Road to economic miracle – baby steps

The fall of the Berlin Wall in 1989 changed the world. The bipolar division of the world has disappeared and Western capitalism has dominated most of the planet Earth. In the last quarter of the century, the most successful economic story has taken place no less than in Poland. The Polish economic miracle has changed foundations of a state that has been a victim of its eastern and western neighbors for centuries, but also provided a model example to other transition countries how to overcome the backwardness of the economy and to achieve the unprecedented prosperity of all social layers.

From 1945 onward, Soviet planners forced Poles to concentrate on mining, agriculture and some heavy industries such as shipbuilding – somewhat ironic because the first rebellions against the communist authorities occurred at the shipyard in Gdansk. In moments when the regime collapsed, Poland did not produce literally anything that the outside world wanted or wanted to buy, and Poland’s labor force did not have the necessary skills. Very few countries faced such a bad economic prospect.

It is quite significant that Polish growth is based on professional knowledge, entrepreneurship and hard work, not on natural resources (Poles import Energy, etc.) or lending. Serbia on the other hand has amazing geostrategic position, as well as well educated and trained experts. It is logical then to wonder what are the sources and the bases on which the Polish economic miracle is based?

The first reason is that from the very beginning the Poles knew in which direction they wanted to go. The transition process, the Poles have adopted the Western institutions, rules and social norms that form the core of economic prosperity: rule of law, independent monetary policy, strong competition, free media and democratic political system.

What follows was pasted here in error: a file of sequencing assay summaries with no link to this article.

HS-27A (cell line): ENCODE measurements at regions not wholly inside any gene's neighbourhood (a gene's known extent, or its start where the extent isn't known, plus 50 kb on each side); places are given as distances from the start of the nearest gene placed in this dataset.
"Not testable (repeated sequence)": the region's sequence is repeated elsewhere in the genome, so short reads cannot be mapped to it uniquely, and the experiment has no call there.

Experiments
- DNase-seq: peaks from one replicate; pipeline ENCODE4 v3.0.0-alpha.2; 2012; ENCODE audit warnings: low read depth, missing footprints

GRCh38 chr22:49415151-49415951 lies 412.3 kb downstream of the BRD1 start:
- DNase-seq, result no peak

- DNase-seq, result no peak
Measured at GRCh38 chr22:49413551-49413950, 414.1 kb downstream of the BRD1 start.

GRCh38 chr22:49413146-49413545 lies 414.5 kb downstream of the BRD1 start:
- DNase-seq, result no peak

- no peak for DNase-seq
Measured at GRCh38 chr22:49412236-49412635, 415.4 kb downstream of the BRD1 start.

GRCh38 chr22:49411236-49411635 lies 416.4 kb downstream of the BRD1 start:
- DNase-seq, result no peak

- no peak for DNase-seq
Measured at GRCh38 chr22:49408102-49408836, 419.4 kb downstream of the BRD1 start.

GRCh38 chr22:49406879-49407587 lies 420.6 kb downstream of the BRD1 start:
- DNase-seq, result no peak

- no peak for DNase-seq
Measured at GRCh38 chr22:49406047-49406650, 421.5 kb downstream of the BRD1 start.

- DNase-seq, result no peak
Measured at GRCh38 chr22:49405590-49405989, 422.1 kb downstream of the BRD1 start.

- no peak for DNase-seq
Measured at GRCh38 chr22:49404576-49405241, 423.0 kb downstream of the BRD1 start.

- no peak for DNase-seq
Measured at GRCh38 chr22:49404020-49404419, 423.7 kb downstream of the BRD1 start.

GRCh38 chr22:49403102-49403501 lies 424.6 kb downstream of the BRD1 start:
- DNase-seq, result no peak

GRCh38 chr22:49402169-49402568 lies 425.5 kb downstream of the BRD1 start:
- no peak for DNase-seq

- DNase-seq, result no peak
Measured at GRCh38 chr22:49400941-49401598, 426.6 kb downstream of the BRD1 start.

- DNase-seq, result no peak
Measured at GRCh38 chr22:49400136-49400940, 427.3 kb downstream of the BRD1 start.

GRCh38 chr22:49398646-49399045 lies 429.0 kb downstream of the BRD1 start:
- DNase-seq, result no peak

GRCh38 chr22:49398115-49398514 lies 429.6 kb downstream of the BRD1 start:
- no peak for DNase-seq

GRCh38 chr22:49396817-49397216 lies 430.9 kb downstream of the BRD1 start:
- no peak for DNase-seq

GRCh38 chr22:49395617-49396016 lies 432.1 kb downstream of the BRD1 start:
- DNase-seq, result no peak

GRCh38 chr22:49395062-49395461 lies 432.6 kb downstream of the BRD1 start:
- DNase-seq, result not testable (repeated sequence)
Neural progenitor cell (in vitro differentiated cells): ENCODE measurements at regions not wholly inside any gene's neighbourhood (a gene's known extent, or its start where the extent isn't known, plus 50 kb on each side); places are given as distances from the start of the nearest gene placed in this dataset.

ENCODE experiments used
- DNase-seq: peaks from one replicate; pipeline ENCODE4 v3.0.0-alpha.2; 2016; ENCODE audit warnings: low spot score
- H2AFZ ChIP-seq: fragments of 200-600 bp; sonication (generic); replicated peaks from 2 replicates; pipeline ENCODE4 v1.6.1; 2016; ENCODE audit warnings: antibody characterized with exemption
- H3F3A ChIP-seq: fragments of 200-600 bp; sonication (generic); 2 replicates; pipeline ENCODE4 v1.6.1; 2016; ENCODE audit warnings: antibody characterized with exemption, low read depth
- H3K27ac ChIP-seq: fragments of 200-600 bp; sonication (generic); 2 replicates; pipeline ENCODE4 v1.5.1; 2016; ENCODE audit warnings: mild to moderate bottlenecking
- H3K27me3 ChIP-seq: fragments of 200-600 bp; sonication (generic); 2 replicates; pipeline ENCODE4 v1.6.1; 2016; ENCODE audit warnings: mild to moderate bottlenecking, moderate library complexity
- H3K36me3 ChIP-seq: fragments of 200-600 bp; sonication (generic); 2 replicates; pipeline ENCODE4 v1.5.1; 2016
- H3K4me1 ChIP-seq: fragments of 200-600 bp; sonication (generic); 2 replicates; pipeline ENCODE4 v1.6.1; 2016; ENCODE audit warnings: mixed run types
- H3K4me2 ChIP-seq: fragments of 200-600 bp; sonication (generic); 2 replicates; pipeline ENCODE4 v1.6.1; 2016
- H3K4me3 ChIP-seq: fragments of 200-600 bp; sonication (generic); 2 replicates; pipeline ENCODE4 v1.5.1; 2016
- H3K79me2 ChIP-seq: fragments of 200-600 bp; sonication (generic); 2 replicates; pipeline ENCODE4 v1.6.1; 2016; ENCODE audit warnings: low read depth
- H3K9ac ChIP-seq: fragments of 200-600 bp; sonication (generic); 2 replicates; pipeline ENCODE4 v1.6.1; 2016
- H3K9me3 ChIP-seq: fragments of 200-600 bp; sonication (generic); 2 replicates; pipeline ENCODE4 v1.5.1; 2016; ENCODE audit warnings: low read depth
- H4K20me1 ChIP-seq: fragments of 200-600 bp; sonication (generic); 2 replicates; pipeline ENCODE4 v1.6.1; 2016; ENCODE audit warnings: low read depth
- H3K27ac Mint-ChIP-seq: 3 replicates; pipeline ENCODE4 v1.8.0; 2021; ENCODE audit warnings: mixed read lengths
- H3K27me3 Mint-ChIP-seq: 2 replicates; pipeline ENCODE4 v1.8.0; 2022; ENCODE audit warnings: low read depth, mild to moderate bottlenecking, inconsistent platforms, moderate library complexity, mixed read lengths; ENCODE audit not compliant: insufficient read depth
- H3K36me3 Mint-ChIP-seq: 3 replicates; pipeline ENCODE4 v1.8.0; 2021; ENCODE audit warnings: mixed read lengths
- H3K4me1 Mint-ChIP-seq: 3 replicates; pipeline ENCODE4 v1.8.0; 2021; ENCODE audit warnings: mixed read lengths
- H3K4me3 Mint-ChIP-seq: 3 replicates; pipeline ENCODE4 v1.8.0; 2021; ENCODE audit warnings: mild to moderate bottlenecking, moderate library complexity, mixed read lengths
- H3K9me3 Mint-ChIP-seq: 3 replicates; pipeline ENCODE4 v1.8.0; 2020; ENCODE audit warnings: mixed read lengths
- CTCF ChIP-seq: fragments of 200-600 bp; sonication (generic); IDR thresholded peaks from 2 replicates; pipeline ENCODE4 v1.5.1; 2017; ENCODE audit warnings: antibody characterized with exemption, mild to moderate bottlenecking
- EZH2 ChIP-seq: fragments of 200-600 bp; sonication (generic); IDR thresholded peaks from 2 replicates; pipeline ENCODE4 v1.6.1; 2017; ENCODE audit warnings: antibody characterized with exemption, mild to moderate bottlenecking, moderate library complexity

Another reason, the Poles have expanded the quality and quantity of their education system. Today, every second young person is studying at a university which is at a level above the EU average. In 1989, only one young person from ten went to college. Despite relatively low spending on education, the young Poles are well-educated.

The third reason, the improved entrepreneurial climate had also helped, because Poland has taken the necessary reforms. Finally, strong state supervision and low risk helped to maintain the usable banking sector. Poles made the right and important decisions.

As a result of all this, Polish economic results are impressive. Since Poland joined the EU in 2004, the economy has grown at a 4% annual rate, which is among the fastest growing rates on the old continent. GDP per capita exceeded 10 thousand euros.

Serbia is on a road of transition already for too long. Reasons ? We’d like to think that everyone are pulling us down. Is it really so ? Is there our fault ? It’s true that some of the requirements on the road to economic miracle are too hard and/or too expensive. But, how much do entrepreneurship, acceptance of business norms, hard work and above all right decisions indeed cost ? With our geostrategic potential, well educated workers, technology and natural resources, if we would just brush up our business ethics and turn a lot more towards presenting, producing and selling our products and services to the world, we could be on a way to our own economic miracle!